Transcription: ERECTED BY THE STATE OF PENNSYLVANIA IN MEMORY OF WILLIAM DENNING, THE PATRIOTIC BLACKSMITH AND FORGER OF WROUGHT-IRON CANNON DURING THE REVOLUTIONARY WAR BORN 1737 DIED 1830
Posts Tagged ‘newville’
I found two particularly interesting names when I visited Big Spring Presbyterian Cemetery. The first one, Abbidora, I can’t find anything about online. Now, not everything is on the internet (gasp!) but when I did a Google search for the name, the only Abbidora I found was…this one, on a cemetery transcription project website. I’m guessing that it’s probably a compound name made from two more common names, but that’s just an assumption.
Fleeta is also an unusual name where I live, but not nearly so obscure. All the baby names websites that track name popularity in history showed that “Fleeta” appeared on the top 1000 baby names in the United States in the 1890s. (Not high up in the top 1000, mind you – it was definitely towards the bottom.) With it being less popular, none of them I checked even attempted to provide a meaning.
Henrietta Coterrius died at the age of nineteen in 1937 and was buried in Big Spring Presbyterian Cemetery. Her husband William outlived her by sixty-three years and was laid to rest beside her in 2000.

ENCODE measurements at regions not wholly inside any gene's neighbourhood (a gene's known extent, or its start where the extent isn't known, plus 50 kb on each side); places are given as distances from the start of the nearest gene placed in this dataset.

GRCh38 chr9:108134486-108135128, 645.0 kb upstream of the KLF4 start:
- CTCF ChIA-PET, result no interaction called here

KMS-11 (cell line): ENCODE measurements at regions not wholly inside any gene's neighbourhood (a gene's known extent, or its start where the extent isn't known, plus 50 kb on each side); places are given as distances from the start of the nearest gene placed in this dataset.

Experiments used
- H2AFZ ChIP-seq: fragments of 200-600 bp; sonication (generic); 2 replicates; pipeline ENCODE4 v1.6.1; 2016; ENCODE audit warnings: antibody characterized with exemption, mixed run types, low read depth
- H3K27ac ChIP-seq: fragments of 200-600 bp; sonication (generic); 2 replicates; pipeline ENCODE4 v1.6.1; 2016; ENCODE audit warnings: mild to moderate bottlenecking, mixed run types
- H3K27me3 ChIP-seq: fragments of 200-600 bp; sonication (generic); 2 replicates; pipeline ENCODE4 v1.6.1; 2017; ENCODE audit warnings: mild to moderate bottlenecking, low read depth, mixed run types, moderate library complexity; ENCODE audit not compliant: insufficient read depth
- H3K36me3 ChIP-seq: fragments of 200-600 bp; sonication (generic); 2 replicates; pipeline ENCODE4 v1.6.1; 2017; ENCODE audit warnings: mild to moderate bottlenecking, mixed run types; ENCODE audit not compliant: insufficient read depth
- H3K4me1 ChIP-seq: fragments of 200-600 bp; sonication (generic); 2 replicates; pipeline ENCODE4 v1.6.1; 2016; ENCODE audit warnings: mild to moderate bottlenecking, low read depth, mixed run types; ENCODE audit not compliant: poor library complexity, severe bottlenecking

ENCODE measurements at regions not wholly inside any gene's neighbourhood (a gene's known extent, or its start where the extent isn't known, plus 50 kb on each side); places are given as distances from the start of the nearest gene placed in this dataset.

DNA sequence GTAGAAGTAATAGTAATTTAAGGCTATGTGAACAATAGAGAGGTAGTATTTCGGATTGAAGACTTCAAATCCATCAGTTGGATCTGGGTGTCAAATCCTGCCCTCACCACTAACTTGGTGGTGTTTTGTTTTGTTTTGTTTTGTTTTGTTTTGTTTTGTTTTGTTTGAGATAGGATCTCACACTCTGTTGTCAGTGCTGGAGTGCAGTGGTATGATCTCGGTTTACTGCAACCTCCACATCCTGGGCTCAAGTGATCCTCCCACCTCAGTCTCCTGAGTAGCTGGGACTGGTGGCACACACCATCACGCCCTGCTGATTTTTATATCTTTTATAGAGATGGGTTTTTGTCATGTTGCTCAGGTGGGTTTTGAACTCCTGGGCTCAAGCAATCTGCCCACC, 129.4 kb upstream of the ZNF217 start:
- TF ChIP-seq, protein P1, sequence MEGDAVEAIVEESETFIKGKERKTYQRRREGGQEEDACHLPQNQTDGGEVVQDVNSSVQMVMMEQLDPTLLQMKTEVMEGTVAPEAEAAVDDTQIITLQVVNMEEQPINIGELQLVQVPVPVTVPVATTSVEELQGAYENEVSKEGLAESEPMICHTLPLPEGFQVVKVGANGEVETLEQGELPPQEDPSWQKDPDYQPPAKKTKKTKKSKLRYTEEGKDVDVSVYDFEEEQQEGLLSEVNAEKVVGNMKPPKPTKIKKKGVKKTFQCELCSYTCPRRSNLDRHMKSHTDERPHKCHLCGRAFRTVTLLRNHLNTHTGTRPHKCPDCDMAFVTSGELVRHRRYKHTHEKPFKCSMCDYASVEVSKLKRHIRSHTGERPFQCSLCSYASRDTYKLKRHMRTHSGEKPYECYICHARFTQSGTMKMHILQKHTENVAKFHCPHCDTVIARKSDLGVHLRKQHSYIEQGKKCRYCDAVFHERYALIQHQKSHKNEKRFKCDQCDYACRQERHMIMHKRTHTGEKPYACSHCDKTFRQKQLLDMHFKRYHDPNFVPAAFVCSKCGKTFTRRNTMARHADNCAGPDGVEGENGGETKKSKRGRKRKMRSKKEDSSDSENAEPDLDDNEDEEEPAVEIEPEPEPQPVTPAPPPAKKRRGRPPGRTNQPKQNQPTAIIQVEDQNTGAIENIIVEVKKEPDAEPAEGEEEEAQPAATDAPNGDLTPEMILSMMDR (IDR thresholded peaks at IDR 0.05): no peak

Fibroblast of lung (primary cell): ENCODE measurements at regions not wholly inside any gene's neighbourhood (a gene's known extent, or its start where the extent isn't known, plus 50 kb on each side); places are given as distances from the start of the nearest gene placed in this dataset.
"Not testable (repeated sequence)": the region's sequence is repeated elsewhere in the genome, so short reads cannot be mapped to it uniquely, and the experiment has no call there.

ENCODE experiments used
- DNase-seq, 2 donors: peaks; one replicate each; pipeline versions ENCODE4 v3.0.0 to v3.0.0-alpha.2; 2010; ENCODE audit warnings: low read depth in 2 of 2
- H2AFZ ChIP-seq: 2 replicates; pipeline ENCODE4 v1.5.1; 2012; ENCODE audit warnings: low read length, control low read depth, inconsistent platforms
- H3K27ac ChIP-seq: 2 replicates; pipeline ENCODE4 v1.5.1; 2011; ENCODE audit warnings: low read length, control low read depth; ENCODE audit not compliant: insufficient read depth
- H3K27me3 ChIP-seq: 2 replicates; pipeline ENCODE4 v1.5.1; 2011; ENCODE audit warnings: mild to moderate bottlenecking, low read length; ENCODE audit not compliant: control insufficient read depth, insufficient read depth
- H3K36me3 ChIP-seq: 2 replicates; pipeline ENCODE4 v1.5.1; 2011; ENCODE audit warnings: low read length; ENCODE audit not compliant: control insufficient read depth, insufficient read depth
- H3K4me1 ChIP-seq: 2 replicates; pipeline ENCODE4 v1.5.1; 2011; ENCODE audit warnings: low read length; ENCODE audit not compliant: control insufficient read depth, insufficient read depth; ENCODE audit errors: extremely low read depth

We had a weeping willow tree in the backyard when I was growing up. It was an old tree, probably left standing in the yard when the rest of the woods were pared back because it was so distinctive and pretty. I loved it – it was one of my favorite places to play during the summer when the arcing branches and leaves created a little canopy, their leafy fingers stretching almost to the ground. We would pull the last foot or so of the leafy tendrils and use them as whips or ribbons – we did a lot of damage to that tree, even as we loved it. It’s just a stump now, but the yard I see in my mind’s eye still holds it. It’s probably why I’m so drawn to willow carvings in cemeteries even now.